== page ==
In quarantine, all of the days blend together. They all end in “y” and nothing really happens. So, what I’ve been doing is tracking the weather. Is it going to be a particularly sunny day? Is there going to be thunderstorms? I then immediately look forward to that day. Because it’s just a break in the monotony.
But it doesn’t have to be this way. Any day can be a red letter day, if you decide it is.
You don’t have to wait for something to be going on to make your life worth living. Or so I have been taught by this virus. (I know it’s new to me too.)
So, try to have a good day even on a Thursday. Even if you don’t have anything else planned. Even if you don’t have anything going on. Even if you’re still in your pajamas.
Make it what you want.
I don’t say this lightly: take the night off.
I’m not one to stop working until things are complete. Mostly because when I do so, I never return to them. I mean, seriously. I tend to do things in obsessive spurts. And when I take a break, it’s like telling myself I give up.
But tonight, I’m taking the night off from my novel. I’m scared, I feel nauseous, and my chest is tight when I think about taking one night off. I was doing so good on my streak of writing.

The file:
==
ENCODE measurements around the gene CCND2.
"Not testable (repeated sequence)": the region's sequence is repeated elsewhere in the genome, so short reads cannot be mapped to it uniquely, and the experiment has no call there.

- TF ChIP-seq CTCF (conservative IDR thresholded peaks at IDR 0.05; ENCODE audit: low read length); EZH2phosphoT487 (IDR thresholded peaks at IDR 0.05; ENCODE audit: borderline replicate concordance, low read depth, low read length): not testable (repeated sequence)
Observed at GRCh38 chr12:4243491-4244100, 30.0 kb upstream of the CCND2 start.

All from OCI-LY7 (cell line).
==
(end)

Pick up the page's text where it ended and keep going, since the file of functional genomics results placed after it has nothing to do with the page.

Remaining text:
But I think someone out there needs to hear this as much as I need to hear it: you are not productive just because you do something every day. You’re productive when you are happy with the end result.
So, if you have been running yourself ragged, if you feel like you can’t go on, if you feel like you need to refill your cup.
Take the night off. Off of any responsibility you thought you were going to do.
Trust me. I’m giving you (and myself) permission.
My glasses are always dirty. And most of the time, I see just fine through them. But every once in awhile, my husband points out how dirty they are.
“How do you see in those things?” he always asks me.